United States, Europe, and Japan who had worked on these missions and would share their insights on the cooperative experience. Speakers were asked to focus on the lessons learned from the missions and on aspects of mission success and to elaborate on any problems within the collaboration, as well as on other concerns and issues that might affect future cooperative activities. Speakers were provided with a template of questions to guide them in preparing their remarks (see Appendix C). The speakers at the workshop rated collaborations on all three missions as successes, although there were also lessons learned.



Lessons extracted from the mission surveys were sorted into five general categories:

  1. Personal issues such as trust, openness, language, leadership, cultural differences, sharing of credit within a joint project, and the equality of the relationship;

  2. Legal, political, and institutional issues such as negotiation of memoranda of understanding (MOUs) and cross-waivers of liability, the role of umbrella science and technology agreements, 3 export controls, data management agreements, continuity of resources, up-front planning funds, and differing policy processes;

  3. Organizational patterns including relations among scientists, engineers, and operational personnel; projectinitiation and development; data access and publication norms; initiation of the cooperative activity; and the process for conceiving and developing new collaborative projects;

  4. Scientific interest and technical issues including community interest in the subject; equality or complementarity of capabilities among partners; the eight criteria for successful cooperative missions identified in the U.S.-European report;4 and the payoffs of cooperation (e.g., exposure to different approaches and expanded opportunities); and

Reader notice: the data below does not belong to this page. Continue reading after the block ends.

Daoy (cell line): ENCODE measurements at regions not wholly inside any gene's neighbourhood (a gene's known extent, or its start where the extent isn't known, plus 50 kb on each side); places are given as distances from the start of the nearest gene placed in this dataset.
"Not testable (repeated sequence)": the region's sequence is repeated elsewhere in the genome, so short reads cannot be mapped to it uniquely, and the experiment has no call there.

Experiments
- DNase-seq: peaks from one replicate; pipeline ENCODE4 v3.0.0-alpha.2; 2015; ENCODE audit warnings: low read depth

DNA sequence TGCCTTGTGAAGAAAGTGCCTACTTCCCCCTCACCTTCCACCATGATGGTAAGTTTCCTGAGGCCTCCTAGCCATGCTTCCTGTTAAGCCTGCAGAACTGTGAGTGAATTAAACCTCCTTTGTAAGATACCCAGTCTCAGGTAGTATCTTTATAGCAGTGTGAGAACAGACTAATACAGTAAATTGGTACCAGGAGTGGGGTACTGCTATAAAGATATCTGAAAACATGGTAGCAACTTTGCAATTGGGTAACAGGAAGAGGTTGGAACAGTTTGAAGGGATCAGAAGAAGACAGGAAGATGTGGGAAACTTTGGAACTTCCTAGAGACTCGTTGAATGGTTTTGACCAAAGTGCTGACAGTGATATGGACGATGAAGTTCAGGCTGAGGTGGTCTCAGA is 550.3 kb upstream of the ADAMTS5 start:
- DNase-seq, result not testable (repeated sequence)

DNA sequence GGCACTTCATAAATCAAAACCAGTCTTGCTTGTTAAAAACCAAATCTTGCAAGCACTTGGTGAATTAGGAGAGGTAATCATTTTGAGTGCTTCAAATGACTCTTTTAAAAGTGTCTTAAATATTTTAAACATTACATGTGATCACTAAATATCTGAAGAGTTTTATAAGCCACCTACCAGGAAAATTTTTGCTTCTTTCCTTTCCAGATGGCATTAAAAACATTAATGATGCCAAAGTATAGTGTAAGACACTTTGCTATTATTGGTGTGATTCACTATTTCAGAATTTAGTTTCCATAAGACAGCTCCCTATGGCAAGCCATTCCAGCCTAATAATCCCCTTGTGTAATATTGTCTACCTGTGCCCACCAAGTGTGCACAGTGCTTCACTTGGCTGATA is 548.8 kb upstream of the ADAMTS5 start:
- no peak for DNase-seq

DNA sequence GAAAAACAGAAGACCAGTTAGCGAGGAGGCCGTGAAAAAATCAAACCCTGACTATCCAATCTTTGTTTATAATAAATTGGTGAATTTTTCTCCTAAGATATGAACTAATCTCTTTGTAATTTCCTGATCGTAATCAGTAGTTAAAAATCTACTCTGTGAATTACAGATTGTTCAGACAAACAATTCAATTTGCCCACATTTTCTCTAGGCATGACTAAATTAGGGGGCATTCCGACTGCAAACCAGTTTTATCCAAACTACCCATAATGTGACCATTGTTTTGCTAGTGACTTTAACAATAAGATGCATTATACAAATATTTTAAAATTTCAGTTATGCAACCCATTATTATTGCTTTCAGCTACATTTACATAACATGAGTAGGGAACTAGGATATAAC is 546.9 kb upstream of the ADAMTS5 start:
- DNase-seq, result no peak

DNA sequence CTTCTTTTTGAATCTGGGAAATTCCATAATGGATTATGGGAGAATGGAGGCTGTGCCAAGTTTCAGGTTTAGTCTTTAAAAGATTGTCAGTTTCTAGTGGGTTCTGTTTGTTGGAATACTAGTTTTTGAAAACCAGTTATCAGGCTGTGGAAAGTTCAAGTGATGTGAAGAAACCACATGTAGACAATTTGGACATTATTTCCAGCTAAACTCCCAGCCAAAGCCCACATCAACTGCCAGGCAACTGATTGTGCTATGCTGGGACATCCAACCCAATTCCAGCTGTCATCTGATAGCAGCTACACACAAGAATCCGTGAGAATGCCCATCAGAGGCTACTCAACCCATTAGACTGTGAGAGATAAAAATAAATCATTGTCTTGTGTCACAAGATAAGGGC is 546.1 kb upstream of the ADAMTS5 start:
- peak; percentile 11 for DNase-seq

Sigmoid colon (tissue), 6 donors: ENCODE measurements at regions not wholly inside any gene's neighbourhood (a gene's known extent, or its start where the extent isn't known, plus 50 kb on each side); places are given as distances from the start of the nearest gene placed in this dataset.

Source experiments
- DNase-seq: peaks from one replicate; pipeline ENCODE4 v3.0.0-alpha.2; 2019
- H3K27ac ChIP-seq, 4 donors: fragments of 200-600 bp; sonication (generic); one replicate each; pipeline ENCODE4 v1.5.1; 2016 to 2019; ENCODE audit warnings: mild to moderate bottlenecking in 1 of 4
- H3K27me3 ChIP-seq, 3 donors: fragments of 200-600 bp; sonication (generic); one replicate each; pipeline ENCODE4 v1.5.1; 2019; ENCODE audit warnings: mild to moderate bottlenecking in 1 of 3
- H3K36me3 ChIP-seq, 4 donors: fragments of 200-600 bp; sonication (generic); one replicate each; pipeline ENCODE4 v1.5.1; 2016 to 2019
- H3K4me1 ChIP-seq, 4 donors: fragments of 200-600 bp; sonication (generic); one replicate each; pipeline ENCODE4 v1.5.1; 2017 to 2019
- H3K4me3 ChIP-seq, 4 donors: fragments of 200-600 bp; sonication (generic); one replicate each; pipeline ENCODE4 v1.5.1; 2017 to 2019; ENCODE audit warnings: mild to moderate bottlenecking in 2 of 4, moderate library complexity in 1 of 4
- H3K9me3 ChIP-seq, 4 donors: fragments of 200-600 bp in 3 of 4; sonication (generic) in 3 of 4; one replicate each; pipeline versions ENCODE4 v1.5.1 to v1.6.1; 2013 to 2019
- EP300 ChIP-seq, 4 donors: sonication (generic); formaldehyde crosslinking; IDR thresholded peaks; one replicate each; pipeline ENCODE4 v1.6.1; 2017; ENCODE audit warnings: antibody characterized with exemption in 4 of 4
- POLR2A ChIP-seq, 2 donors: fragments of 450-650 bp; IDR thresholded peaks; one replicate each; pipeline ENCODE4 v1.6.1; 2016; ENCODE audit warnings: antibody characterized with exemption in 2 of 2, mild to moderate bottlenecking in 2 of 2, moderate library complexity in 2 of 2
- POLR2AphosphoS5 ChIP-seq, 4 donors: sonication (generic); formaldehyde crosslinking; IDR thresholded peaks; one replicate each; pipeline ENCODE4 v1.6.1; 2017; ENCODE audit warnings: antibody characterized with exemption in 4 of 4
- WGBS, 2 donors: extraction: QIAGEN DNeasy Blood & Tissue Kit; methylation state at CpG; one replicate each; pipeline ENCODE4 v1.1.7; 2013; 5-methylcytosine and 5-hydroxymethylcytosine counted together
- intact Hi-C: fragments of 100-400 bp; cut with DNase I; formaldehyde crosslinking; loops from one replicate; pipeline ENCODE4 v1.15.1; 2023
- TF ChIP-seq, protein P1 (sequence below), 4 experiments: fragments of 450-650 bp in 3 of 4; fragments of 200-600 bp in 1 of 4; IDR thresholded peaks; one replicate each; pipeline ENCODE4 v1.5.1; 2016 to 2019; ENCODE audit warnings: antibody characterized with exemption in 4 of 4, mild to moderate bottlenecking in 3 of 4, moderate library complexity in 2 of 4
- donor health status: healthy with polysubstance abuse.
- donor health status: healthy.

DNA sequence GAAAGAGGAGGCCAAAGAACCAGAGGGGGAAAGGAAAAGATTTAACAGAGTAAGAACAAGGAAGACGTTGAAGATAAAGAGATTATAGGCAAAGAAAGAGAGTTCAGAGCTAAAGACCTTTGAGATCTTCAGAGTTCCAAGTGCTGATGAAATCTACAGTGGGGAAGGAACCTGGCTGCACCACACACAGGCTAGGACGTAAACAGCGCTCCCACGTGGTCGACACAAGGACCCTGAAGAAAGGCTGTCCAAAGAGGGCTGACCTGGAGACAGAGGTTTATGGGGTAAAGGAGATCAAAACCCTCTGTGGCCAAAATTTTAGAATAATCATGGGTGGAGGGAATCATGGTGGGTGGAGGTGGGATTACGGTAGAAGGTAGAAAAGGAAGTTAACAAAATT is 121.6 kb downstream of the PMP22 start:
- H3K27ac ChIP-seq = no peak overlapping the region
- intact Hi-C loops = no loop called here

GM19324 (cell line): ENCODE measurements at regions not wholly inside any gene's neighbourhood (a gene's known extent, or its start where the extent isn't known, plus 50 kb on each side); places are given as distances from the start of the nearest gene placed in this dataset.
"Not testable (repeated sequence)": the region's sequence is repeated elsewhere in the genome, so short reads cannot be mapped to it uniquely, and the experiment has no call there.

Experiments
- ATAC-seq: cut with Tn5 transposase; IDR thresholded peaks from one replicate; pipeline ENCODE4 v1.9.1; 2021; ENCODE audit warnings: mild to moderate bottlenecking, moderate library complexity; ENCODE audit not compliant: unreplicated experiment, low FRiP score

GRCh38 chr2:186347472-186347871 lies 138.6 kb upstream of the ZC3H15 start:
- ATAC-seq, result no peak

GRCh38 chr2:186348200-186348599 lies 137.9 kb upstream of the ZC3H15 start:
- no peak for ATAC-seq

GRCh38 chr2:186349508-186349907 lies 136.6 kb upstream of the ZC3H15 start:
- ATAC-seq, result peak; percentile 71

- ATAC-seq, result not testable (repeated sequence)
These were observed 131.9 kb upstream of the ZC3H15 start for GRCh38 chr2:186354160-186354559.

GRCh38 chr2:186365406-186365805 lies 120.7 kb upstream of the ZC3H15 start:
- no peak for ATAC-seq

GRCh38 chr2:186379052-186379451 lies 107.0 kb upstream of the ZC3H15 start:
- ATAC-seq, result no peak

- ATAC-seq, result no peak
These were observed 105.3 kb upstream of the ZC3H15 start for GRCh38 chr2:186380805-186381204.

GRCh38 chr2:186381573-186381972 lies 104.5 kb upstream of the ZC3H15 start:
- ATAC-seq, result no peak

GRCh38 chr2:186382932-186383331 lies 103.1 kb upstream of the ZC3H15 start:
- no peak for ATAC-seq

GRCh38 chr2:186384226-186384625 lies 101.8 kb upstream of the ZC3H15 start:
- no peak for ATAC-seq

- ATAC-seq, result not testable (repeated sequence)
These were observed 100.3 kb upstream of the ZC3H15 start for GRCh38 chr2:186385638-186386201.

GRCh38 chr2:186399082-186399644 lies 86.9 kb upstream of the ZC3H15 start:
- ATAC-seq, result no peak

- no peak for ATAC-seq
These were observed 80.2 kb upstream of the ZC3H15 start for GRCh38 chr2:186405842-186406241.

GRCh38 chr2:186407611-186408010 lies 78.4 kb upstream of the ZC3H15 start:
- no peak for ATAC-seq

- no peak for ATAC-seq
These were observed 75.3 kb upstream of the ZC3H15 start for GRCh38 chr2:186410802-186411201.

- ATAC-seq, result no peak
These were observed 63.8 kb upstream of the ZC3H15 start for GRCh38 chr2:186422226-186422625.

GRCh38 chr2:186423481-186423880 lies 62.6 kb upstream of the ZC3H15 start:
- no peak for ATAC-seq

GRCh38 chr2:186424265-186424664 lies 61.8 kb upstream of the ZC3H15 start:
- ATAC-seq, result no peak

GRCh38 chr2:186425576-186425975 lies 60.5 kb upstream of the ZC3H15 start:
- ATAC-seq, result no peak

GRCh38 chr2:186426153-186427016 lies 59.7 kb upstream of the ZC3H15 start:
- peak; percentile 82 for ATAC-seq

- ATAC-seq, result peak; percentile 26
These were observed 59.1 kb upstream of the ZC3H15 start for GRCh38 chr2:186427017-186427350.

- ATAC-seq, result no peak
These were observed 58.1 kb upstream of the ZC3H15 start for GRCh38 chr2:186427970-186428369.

5. Other issues such as privatization; the impact of the National Aeronautics and Space Administration's (NASA's) “faster, better, cheaper” philosophy on international cooperation; the effect of differing patterns of in-house versus contract development and NASA centers versus universities; the validity of cost savings from cooperation; and relationships to military activities.

Highlights of the Lessons Learned from Geotail, Yohkoh, and ASCA
Personal Issues

Language and cultural barriers among mission scientists were cited frequently as a challenge in cooperating on the Geotail, Yohkoh, and ASCA missions (see Appendix E, Culhane, Section 2.1). Some workshop participants noted that communication, at times, was more difficult when involving scientists and engineers together. However, the challenge of maintaining clear communication between scientists and engineers is not unique to international


The Department of State negotiates bilateral framework or umbrella agreements on science and technology with foreign governments. These agreements are formulated to be consistent with U.S. foreign policy objectives. (See U.S. General Accounting Office, Information on International Science and Technology Agreements, Government Printing Office, Washington, D.C., April 1999.)


U.S.-European Collaboration in Space Science, pp. 102-104.

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